Stem cell treatment was never going to be a quick-fix solution for the debilitating neurological disease, multiple sclerosis, but almost a year after the surgery which involved huge bouts of chemotherapy, Doreen Cormack is at last enjoying definite signs of improvement.

“It has been a long haul, but I do feel better than I used to,” she said. “I’m not as stiff as I was and I definitely have more energy. I just need to build up my muscles again.

“I knew it wouldn’t be an overnight fix, but I did think I would have seen a quicker response than I have, but then, I just had the last lot of chemotherapy a month ago.”

While the treatment is designed to stop the disease progressing any further which it appears to have achieved, those who have gone through the process, say it’s not until a year after the treatment that you start to notice any real difference. Hence, Doreen is also optimistic that huge improvements are still to come.

She has nevertheless had to experience some horrendous surgery involving several days of chemotherapy at up to five hours each day. If that wasn’t enough to be going on with, Doreen, who has suffered from MS for almost 20 years, had to travel half way around the world, as stem cell treatment for MS, which although is being trialled, is not available in this country.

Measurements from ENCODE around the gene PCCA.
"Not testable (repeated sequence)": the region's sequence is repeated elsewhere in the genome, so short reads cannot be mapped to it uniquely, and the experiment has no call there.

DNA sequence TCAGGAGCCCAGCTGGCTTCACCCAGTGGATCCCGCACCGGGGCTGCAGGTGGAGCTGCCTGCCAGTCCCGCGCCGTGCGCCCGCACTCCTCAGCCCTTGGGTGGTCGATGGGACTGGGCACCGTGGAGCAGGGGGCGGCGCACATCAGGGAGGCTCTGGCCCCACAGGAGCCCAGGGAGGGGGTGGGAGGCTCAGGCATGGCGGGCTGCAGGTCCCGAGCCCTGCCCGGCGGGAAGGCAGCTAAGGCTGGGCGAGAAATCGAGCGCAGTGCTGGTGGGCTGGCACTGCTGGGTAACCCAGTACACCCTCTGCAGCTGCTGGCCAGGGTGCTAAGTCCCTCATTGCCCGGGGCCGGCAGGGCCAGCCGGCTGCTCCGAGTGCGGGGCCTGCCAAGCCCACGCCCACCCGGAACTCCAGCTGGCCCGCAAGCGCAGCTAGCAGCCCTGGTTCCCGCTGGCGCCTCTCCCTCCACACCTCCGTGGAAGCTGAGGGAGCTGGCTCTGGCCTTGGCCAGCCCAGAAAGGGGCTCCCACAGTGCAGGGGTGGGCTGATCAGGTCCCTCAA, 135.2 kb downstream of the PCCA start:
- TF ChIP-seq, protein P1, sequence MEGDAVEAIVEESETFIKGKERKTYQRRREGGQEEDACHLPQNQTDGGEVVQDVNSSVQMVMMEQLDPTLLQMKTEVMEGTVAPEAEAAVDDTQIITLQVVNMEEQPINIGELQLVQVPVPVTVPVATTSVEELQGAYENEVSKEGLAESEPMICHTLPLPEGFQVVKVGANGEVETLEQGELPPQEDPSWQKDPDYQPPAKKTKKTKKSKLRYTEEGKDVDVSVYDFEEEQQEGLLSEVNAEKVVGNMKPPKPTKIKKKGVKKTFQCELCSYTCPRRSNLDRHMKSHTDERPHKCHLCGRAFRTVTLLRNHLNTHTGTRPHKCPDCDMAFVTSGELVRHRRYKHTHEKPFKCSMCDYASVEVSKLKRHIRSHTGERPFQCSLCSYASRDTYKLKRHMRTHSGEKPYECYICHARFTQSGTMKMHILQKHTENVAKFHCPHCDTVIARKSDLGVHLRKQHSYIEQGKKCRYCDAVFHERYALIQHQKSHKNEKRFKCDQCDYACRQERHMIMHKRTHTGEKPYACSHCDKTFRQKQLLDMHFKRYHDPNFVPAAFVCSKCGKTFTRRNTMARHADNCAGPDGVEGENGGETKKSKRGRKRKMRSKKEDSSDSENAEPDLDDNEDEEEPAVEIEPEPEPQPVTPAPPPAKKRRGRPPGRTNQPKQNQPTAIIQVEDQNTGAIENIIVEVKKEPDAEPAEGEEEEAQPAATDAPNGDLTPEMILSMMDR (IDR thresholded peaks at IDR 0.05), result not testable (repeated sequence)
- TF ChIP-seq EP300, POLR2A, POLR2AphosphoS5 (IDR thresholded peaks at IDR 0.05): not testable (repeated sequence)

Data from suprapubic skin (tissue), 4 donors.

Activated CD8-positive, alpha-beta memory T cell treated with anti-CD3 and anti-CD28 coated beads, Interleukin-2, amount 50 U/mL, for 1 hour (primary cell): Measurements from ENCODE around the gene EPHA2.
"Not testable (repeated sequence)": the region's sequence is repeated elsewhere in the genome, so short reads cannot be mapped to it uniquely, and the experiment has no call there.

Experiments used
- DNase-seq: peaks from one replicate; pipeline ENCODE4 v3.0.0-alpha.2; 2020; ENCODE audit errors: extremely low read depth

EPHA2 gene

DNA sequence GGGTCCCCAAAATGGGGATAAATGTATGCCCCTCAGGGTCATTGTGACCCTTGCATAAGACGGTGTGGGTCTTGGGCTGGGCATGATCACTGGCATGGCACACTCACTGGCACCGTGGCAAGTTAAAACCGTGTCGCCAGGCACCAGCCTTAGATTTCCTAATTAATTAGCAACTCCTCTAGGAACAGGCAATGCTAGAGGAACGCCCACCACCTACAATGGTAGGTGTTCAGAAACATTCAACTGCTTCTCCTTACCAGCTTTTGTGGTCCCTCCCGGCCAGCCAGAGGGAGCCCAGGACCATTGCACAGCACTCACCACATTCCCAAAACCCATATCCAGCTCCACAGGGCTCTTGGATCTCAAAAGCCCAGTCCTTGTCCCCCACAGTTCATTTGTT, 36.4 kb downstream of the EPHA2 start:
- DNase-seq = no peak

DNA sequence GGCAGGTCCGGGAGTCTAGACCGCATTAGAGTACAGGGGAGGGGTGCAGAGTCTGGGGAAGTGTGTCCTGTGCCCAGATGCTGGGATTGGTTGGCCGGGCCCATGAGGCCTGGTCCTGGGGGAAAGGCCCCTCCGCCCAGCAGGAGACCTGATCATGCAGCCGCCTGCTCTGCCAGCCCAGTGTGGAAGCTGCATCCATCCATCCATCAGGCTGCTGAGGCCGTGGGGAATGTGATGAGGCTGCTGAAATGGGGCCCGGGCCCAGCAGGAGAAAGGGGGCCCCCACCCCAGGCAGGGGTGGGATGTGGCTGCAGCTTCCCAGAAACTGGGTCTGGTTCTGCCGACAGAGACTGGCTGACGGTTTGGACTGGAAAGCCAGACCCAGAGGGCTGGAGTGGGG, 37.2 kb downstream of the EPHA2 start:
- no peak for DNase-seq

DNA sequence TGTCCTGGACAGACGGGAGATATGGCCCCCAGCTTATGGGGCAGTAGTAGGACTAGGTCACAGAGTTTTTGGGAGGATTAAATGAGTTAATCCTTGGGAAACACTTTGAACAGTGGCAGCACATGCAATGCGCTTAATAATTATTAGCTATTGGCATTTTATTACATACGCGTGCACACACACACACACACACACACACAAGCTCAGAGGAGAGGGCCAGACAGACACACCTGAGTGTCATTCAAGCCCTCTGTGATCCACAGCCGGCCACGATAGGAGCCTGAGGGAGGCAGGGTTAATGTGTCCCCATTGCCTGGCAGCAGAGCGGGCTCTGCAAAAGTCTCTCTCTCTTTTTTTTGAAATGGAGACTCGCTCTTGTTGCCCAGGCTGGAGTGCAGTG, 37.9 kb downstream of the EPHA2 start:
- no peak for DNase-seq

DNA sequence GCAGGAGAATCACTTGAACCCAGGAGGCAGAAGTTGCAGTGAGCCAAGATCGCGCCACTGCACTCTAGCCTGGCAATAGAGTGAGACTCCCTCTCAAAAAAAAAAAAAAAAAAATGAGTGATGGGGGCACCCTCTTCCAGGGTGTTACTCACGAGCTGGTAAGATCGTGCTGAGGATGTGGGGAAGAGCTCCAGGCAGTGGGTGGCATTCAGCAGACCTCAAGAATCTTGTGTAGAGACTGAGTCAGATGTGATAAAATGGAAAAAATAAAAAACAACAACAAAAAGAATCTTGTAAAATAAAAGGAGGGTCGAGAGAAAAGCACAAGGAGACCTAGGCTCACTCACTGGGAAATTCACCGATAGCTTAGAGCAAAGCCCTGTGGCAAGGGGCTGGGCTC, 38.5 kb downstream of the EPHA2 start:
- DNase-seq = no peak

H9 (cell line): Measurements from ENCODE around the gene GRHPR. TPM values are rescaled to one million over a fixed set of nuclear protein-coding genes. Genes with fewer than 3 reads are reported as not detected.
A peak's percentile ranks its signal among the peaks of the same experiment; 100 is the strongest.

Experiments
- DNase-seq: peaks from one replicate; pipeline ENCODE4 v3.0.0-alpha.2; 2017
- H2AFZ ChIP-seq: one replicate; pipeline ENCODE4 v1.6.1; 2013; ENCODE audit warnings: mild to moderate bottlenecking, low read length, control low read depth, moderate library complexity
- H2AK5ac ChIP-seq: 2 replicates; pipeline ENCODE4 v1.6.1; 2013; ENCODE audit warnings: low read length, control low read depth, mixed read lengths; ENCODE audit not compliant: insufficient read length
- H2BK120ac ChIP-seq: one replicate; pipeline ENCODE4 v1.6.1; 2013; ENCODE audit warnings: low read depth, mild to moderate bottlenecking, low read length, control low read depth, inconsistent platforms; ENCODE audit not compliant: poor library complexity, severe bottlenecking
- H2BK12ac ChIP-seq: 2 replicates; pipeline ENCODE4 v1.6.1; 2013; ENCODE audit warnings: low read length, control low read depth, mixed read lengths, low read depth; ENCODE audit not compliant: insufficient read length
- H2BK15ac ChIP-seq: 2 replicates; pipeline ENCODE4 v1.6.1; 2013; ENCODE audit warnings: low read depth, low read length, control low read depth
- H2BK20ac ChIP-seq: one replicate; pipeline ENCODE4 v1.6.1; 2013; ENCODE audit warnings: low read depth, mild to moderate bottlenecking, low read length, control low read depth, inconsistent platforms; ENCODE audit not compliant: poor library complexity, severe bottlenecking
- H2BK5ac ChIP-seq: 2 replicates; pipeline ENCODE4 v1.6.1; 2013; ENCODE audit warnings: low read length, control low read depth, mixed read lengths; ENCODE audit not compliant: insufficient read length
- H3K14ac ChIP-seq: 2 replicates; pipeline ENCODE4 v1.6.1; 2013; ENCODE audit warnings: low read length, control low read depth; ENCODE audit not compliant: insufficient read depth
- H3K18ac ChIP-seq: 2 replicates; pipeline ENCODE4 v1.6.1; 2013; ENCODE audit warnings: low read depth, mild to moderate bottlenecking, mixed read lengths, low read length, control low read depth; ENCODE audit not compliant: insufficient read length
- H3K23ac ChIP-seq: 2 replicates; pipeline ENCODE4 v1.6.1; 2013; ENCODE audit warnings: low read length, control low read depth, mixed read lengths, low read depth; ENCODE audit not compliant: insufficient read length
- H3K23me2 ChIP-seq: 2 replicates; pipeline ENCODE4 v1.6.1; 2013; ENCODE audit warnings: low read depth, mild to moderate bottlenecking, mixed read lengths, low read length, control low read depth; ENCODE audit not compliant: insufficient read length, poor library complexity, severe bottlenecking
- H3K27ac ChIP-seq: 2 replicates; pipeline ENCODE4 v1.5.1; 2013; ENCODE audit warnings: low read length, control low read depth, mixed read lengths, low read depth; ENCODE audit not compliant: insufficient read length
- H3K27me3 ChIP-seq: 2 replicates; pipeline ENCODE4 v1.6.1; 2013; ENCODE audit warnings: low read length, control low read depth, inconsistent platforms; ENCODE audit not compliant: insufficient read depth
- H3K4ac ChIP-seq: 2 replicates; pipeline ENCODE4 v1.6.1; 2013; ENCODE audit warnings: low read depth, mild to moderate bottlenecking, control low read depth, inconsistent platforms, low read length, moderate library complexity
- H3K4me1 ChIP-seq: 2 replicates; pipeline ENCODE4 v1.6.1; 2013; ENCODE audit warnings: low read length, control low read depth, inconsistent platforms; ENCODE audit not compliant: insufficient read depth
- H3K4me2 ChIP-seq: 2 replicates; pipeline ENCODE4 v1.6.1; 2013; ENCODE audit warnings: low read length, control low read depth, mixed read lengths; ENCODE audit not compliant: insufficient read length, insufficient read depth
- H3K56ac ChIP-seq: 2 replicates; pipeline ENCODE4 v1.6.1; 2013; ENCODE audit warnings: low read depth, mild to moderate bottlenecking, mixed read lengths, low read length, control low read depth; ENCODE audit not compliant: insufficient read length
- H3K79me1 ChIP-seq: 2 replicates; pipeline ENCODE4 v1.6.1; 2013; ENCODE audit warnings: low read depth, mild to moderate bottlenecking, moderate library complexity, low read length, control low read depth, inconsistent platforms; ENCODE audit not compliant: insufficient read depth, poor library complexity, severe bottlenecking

This extremely scientific process which involves killing off as many of the MS cells as possible with chemotherapy, building healthy cells back up and extracted them from the patient’s own bone marrow, does nevertheless enjoy some success in other countries to include the States, Mexico and Russia.

Such countries also have specialised stem cell hospitals that attract patients, many of whom have wasted away and are now confined to a wheelchair, from all over the world.

However, at £55,000 a pop, the treatment in Mexico, where Doreen looked into attending, does not come cheap, but it was one which her friends and family were not going to allow her to give up on.

Having instigated to have the treatment in Mexico and been recommended by a private neurologist in this country, the news of how much it would cost could not have come at a worse time though as Alistair’s previous employer, Rae Grieve, sadly passed away. Hence, Alistair was not only made redundant, but the couple had to move out of their home for almost 20 years, at Carlhurlie, Fife.

But being so well respected and loved not only in their local area but also in agricultural circles, there was no stopping farmers digging deep to help Doreen in any way they could.

And, with Stuart and Janette Ogle, at the helm, a fund raising campaign was organised in the summer of 2016 purely to get Doreen and Alistair to Mexico for that all important surgery.

The generosity of the farming community was overwhelming too with a massive five-figure sum raised, of which most was generated at a charity auction at the Stirling Bull Sales in October, which coupled with numerous donations and the sale of raffle tickets, enabled the couple to make that big step across The Pond.

And it was a huge undertaking, as Doreen was told by her neurologist: “You could die.”

But, almost a year on from that trip and a further six batches of chemotherapy in Scotland since, at £800 a shot to kill off rogue MS cells, and Doreen is still glad she went.

“I tried fighting the disease for as long as I could, but it catches up with you. You get so very, very tired and it gets to the stage you lose your mobility, so I had to give up my job in Ladybank in 2015.